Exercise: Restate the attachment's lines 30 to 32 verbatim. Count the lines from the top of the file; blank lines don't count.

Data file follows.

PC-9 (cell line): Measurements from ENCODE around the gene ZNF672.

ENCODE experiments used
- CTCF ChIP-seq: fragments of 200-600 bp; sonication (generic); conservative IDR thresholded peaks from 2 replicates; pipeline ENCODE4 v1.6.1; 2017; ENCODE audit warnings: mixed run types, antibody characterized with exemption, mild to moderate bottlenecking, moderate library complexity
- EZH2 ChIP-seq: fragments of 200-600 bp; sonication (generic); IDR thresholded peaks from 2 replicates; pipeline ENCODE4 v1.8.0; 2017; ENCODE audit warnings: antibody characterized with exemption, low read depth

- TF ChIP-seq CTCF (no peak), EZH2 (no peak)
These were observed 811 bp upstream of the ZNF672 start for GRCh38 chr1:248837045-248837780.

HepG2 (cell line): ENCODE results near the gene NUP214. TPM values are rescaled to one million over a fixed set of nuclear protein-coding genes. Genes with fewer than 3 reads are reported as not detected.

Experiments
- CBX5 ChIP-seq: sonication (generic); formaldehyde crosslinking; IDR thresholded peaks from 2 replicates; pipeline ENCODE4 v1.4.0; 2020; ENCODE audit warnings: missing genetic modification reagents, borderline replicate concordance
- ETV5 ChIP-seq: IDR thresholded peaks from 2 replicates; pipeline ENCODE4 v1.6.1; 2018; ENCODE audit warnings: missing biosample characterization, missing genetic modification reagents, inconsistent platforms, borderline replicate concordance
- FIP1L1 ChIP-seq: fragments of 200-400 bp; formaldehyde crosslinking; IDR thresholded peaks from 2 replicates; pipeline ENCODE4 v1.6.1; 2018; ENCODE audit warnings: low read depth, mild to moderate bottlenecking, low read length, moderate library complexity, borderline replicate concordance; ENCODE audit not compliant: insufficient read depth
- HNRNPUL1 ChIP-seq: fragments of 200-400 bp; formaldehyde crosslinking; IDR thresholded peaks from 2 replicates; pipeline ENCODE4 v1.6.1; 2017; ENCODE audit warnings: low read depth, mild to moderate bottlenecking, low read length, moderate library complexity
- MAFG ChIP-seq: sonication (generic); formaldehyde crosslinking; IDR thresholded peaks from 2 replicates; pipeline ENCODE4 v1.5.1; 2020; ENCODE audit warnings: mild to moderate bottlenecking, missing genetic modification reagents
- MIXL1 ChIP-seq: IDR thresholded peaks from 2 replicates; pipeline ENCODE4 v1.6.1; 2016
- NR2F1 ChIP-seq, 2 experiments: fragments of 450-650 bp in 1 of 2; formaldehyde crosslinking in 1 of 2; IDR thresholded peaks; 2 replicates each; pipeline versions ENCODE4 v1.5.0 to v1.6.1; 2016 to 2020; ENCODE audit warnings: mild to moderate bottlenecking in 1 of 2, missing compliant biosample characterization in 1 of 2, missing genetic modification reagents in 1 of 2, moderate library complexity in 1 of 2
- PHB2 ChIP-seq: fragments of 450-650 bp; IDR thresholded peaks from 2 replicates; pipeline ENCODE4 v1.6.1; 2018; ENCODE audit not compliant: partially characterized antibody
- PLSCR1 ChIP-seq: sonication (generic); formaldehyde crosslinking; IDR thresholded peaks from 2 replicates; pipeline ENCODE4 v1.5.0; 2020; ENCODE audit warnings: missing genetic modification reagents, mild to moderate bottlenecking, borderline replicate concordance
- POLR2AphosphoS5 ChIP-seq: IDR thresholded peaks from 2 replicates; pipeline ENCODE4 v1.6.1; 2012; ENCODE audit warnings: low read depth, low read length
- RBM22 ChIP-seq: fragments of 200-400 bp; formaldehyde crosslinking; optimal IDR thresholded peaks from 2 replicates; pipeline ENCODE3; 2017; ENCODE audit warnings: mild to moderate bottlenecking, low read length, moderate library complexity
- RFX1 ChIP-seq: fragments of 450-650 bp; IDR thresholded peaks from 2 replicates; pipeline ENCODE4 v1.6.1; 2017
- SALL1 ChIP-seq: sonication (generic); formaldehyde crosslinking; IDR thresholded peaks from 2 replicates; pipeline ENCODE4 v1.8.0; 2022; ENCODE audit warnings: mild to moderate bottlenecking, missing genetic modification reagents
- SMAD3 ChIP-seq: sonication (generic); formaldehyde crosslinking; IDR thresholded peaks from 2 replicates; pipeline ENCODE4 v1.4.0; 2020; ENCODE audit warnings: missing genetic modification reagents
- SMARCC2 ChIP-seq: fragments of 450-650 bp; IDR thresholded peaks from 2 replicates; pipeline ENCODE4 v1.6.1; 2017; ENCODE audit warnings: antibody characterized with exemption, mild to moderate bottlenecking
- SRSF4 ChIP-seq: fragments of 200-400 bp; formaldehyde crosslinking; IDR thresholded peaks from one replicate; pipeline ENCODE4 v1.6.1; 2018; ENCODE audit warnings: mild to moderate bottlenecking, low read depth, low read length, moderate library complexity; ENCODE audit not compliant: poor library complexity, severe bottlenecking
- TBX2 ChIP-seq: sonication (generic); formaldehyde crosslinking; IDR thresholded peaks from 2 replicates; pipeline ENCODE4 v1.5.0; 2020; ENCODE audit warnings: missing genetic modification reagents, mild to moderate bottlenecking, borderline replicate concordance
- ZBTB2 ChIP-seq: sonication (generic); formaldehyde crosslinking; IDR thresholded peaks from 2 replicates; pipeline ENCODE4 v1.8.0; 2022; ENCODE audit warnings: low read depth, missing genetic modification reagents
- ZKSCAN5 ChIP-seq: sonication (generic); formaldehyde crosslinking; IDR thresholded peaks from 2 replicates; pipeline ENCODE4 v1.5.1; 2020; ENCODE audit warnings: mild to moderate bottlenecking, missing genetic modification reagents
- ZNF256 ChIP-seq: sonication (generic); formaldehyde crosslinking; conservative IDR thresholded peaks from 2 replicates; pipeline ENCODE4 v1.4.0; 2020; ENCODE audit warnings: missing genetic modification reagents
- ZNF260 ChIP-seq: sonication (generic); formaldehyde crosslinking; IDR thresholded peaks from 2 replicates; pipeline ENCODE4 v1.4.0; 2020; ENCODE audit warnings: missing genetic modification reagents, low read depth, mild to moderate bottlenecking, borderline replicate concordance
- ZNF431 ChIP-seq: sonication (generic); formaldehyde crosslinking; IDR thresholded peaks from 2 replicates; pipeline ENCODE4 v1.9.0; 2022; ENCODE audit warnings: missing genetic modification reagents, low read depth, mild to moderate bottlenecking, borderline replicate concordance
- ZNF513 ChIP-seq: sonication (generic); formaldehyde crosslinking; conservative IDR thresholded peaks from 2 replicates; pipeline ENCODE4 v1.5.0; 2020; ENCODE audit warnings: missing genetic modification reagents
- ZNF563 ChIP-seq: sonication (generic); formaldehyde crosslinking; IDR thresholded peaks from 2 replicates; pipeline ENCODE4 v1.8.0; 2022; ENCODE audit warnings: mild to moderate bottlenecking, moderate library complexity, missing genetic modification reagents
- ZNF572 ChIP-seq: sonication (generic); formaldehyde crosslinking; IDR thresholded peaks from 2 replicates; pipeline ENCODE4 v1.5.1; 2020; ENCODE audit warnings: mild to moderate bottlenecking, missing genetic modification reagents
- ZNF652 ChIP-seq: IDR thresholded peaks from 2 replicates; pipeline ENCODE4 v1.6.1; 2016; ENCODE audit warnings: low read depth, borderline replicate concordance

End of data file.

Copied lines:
- ZNF431 ChIP-seq: sonication (generic); formaldehyde crosslinking; IDR thresholded peaks from 2 replicates; pipeline ENCODE4 v1.9.0; 2022; ENCODE audit warnings: missing genetic modification reagents, low read depth, mild to moderate bottlenecking, borderline replicate concordance
- ZNF513 ChIP-seq: sonication (generic); formaldehyde crosslinking; conservative IDR thresholded peaks from 2 replicates; pipeline ENCODE4 v1.5.0; 2020; ENCODE audit warnings: missing genetic modification reagents
- ZNF563 ChIP-seq: sonication (generic); formaldehyde crosslinking; IDR thresholded peaks from 2 replicates; pipeline ENCODE4 v1.8.0; 2022; ENCODE audit warnings: mild to moderate bottlenecking, moderate library complexity, missing genetic modification reagents